Iran said it is ready to restart talks on its nuclear program as soon as possible, according to a letter its nuclear negotiator sent to the European Union.

"We voice our readiness for dialogue on a spectrum of various issues, which can provide ground for constructive and forward-looking cooperation," Iranian nuclear negotiator Saeed Jalili wrote in a letter to European Union foreign policy chief Catherine Ashton.

CNN obtained a copy of the translated letter as Iran announced new steps in its nuclear program this week.

United Nations secretary general, Ban Ki-moon, said it is up to Iran to comply with mandates by the world body.

"All these issues should be resolved peacefully .. through dialogue. There is no alternative to a peaceful resolution," Ban said at a news conference Friday.


Filed under: World
Greece: Robbers raid Olympia museum, steal artifacts
February 17th, 2012
03:59 AM ET

Greece: Robbers raid Olympia museum, steal artifacts

Robbers broke into a museum in Olympia, the birthplace of the Olympics, tying and gagging the museum guard and stealing artifacts, police in Greece said Friday.

Police spokesman Athanassios Kokkalakis said two men had struck at the Archaeological Museum of Olympia just after 7:30 a.m. local time (00:30 ET).

The robbers "approached the museum's guard, tied her hands and bound her mouth and then went into the museum, where they took 65 to 68 small clay and brass small statues and a gold ring and put them in a bag and left."

Filed under: Justice • World
February 17th, 2012
03:50 AM ET

Final House, Senate votes are coming on payroll tax deal

A bipartisan agreement to extend the payroll tax cut and unemployment benefits while avoiding a fee cut for Medicare doctors for the rest of the year could come to final House and Senate votes on Friday.

The measure is a top priority for the White House.

President Barack Obama issued a statement Thursday urging Congress to send it to him without delay and has said he will sign it as soon as it reaches his desk.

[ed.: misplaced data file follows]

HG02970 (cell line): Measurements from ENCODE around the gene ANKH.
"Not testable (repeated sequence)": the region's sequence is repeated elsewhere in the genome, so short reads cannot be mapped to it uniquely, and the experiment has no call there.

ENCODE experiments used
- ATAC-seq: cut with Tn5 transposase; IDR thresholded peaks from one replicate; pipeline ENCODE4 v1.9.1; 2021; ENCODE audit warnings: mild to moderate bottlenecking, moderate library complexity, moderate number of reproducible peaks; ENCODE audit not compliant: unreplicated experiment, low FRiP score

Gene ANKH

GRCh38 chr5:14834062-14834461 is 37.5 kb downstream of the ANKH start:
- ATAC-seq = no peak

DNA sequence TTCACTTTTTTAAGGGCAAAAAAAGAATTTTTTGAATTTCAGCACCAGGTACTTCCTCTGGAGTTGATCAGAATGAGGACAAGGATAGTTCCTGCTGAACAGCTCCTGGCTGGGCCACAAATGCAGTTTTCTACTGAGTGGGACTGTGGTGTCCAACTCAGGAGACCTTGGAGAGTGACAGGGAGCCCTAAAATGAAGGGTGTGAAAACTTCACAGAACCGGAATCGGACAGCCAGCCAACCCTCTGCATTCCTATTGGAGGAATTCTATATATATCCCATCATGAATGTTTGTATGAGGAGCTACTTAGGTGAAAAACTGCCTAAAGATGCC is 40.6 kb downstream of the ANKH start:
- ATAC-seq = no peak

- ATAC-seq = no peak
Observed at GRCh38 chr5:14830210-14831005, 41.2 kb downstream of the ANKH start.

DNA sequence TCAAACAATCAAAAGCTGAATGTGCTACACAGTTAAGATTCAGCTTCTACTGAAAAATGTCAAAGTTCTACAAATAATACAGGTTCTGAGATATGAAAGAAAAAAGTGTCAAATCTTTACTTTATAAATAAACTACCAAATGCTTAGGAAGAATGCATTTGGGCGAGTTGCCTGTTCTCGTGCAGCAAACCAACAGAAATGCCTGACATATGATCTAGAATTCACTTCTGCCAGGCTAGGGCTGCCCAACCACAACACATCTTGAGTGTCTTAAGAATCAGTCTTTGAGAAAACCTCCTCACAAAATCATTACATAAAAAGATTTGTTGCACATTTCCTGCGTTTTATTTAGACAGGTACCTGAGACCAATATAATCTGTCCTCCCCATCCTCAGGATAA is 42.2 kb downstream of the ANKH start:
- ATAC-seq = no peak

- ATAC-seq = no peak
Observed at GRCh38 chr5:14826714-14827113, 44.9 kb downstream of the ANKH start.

"I thank the many Americans who lent their voices to this debate in recent months," Obama said in reference to his calls for people to pressure their elected representatives to pass the deal. "You made all the difference."


Filed under: Economy • Politics • U.S.
February 17th, 2012
02:22 AM ET

Shelling continues in Syria, protests planned

Shelling continued non-stop in the besieged city of Homs early Friday, a day after the United Nations General Assembly passed a non-biding resolution condemning the brutal government crackdown in Syria.

The shelling in the flashpoint city of Homs marks the 14th consecutive day of near constant bombardment as Syrian forces targeted stronghold neighborhoods of Bab Amr, Inshaat and Khailidya, according to the London-based Syrian Observatory for Human Rights, an opposition activist group.

Protests were planned in cities across the war-ravaged nation later Friday.

And as the carnage continued, the international community struggled to find a way to stop it.

On Thursday, the United Nations General Assembly passed by an overwhelming margin a nonbinding resolution endorsing the Arab League plan for the Syrian president to step down. The vote was 137 in favor and 12 against, with 17 abstentions.

It is unclear what, if any, effect the resolution will have on what many world leaders see as a relentless campaign by President Bashar al-Assad's forces to stamp out opposition.